Pvt. Earl Leo Pratt
| Pvt. Earl
L. Pratt was born in August 22, 1913, in Hopewell,
Oklahoma, to Ora A. Pratt & Emma
Holt-Pratt. With his one sister and three
brothers, he was raised in Hopewell and graduated
high school there. After high school, he
worked on a farm.
On March 24, 1941, Earl was inducted into the U.S. Army and was sent to Fort Knox, Kentucky, for basic training. It is not know what specific training he received at this time. After basic training in the late summer of 1941, he was assigned to the 753rd Tank Battalion and sent to Camp Polk Louisiana, where he joined the battalion.
Earl's name was selected to join the 192nd Tank Battalion which was being sent overseas. He was assigned to Headquarters Company and replaced a National Guardsman who had been determined to be "too old" to go overseas or who was married. His new company traveled west by train to San Francisco, California, and taken by ferry to Angel Island. On the island they were given physicals and inoculated for tropical diseases. Some men were held back for health issues but scheduled to join the battalion at a later date. Other men were simply replaced.
The 192nd was boarded onto the U.S.S. Hugh L. Scott and sailed from San Francisco on Monday, October 27th, for Hawaii, as part of a three ship convoy. They arrived at Honolulu on Sunday, November 2nd, and the soldiers were given shore leave so they could see the island. On Tuesday, November 4th, the ships sailed for Guam. The ships took a southerly route away from the main shipping lanes. During this part of the voyage, smoke from an unknown ship, was seen on the horizon. The cruiser that was escorting the two transports revved its engines, its bow came out of the water, and it took off in the direction of the smoke. It turned out that the ship was from a friendly country.
When they arrived at Guam, the ships took on water, bananas, coconuts, and vegetables, and sailed the same day for Manila. At one point, the ships passed an island at night. While they passed the island, they did so in total blackout. This for many of the soldiers was a sign that they were being sent into harm's way. The ships entered Manila Bay, at 8:00 A.M., on Thursday, November 20th, and docked at Pier 7 later the same day. At 3:00 P.M. most of the soldiers were taken by bus to Ft. Stotsenburg, while some drove trucks to the base. The maintenance section of the battalion remained behind to unload the tanks.
At the fort, they were greeted by Colonel Edward King, who apologized that the men had to live in tents along the main road between the fort and Clark Airfield. The fact was that he had not learned of their arrival until days before their ship docked. He made sure that they had what they needed, and that they all received Thanksgiving Dinner before he went to have his own dinner.
For the next seventeen days the tankers worked to remove cosmoline from their weapons. The grease was put on the weapons to protect them from rust while at sea. They also loaded ammunition belts and did tank maintenance.
On Monday, December 1st, the tanks were ordered to the perimeter of Clark Field to guard against paratroopers. The 194th Tank Battalion guarded the northern portion of the airfield and the 192nd guarded the southern portion. At all times, two members of each tank and half-track remained with their vehicles. Meals were served to the tankers from food trucks.
At six in the morning, the officers of the battalion were called to the radio room at the fort. They were ordered to move their all the members of their platoons to the perimeter of Clark Airfield. The 192nd had been assigned to the southern portion of the airfield. The tankers watched that morning as the sky was filled with American planes. At noon, the planes landed to be refueled and the pilots went to lunch. At 12:45, the tankers watched as 54 planes approached the airfield. As they watched, the saw "raindrops" falling from the planes. When bombs began exploding, the soldiers knew the planes were Japanese.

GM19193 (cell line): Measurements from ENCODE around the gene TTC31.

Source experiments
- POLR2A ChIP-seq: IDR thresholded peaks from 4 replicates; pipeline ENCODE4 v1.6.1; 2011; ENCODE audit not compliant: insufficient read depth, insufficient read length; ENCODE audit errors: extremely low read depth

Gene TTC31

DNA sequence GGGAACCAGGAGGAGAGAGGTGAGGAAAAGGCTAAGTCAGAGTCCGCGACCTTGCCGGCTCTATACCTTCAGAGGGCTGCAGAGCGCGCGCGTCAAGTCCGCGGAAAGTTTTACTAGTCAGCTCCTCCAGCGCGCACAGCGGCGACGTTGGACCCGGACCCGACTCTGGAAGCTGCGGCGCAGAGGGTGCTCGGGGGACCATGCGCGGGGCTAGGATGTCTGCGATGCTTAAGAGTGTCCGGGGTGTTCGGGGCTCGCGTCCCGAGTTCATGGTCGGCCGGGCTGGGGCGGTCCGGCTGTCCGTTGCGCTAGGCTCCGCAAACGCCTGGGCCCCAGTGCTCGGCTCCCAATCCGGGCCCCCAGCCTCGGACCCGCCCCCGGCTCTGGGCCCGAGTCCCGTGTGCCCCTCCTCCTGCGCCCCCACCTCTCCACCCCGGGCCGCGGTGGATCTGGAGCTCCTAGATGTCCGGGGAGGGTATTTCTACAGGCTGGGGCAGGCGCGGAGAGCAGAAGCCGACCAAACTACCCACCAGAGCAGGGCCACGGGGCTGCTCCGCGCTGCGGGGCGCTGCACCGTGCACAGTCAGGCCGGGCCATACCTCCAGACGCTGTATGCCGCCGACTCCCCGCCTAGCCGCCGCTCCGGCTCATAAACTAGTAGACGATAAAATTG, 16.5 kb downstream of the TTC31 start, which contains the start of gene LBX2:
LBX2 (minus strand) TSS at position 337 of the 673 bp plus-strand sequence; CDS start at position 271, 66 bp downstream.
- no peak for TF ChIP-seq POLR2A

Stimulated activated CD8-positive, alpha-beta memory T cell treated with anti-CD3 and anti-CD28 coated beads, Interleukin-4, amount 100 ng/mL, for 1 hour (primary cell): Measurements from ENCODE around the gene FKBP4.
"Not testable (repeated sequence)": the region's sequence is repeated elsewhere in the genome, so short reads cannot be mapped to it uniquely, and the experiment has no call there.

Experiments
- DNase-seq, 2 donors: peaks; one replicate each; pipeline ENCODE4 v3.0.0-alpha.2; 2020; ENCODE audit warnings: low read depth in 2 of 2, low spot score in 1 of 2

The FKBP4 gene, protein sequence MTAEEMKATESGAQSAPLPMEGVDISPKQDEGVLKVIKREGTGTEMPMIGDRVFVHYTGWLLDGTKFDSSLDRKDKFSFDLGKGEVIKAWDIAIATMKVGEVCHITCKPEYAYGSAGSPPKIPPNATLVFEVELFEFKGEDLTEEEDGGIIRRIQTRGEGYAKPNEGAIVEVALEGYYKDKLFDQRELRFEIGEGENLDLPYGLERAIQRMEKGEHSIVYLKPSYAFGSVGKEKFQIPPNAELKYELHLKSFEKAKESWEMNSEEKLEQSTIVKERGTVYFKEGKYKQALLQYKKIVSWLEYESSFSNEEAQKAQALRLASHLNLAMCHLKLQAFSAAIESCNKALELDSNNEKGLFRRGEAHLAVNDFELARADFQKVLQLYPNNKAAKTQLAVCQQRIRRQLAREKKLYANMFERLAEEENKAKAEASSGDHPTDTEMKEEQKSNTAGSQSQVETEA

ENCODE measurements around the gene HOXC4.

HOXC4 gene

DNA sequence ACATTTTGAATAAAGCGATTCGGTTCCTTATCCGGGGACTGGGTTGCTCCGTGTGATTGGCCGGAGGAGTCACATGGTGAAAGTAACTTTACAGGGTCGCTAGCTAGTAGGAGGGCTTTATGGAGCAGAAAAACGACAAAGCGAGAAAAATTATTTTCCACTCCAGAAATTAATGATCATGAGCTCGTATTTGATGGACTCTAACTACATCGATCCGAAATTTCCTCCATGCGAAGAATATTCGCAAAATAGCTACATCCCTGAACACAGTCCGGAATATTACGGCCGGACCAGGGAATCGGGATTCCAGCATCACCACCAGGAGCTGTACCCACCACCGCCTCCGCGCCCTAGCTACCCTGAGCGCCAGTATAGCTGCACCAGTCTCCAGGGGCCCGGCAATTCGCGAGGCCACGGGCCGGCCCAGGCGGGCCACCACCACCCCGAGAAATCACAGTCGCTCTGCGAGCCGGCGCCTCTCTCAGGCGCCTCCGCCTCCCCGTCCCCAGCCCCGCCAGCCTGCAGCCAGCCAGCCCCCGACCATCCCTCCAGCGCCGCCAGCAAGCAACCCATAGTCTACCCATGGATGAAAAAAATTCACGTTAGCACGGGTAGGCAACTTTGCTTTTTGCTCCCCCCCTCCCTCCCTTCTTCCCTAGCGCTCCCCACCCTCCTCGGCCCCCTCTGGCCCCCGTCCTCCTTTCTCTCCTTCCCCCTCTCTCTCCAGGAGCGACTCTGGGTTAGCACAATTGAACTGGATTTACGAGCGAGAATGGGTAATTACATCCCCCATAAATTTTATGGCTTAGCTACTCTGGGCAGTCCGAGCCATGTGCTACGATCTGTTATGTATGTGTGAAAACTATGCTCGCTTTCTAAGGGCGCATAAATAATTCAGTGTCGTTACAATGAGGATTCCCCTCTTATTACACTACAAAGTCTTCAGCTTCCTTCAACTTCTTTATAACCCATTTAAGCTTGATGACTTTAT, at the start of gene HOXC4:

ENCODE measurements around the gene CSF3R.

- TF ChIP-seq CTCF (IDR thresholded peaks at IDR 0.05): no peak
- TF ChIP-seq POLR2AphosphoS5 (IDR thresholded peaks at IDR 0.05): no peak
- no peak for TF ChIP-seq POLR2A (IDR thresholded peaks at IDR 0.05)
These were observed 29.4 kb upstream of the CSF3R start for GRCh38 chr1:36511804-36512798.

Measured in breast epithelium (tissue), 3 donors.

As a member of HQ Company, Earl remained in the bivouac of the battalion. After the attack, the tankers saw the carnage done during the attack. The Japanese had effectively destroyed the Army Air Corps. The tankers would spend the next four months attempting to slow the Japanese conquest of the Philippines.
HQ, B, and C Companies received orders, on December 21st, that they were to proceed north to Lingayen Gulf. Because of logistics problems, the B and C Companies soon ran low on gas. When they reached Rosario, there was only enough gasoline for one tank platoon, from B Company, to proceed north to support the 26th Cavalry.
On December 23rd and 24th, the battalion was in the area of Urdaneta. The bridge they were going to use to cross the Agno River was destroyed and the tankers made an end run to get south of river. As they did this, they ran into Japanese resistance early in the evening, but they successfully crossed the river.
On December 25th, the tanks of the battalion held the southern bank of the Agno River from Carmen to Tayung, with the tanks of the 194th holding the line on the Carmen-Alcala-Bautista Road. The tanks held the position until 5:30 in the morning on December 27th, when the tanks fell back toward Santo Tomas near Cabanatuan, and at San Isidro, south of Cabanatuan, on December 28th and 29th. While there, the bridge over the Pampanga River was destroyed, but once again, they were able find a crossing over the river.
Earl took part in the Battle of the Points from January 27, 1942, until February 13, 1942. The Japanese had been landed on two points and been cut off. The tankers were sent in to wipe out these positions. According to Capt. Alvin Poweleit, the battalion's surgeon, the tanks did a great deal of damage.
At the same time, there was another battle taking place known as the Battle of the Pockets which lasted from January 23rd until February 17, 1942. Japanese troops had been caught off behind the battle line. Tanks from B and C Companies were sent in to wipe out the Japanese in the Big Pocket. According to members of the battalion, two methods were used to wipe out the Japanese.
The first method was to have three Filipinos sit on the back of the tank with bags of hand grenades. As the tank passed over a Japanese foxhole, each man dropped a hand grenade into the foxhole. The reason this was done was the grenades were from World War I, and one out of three exploded.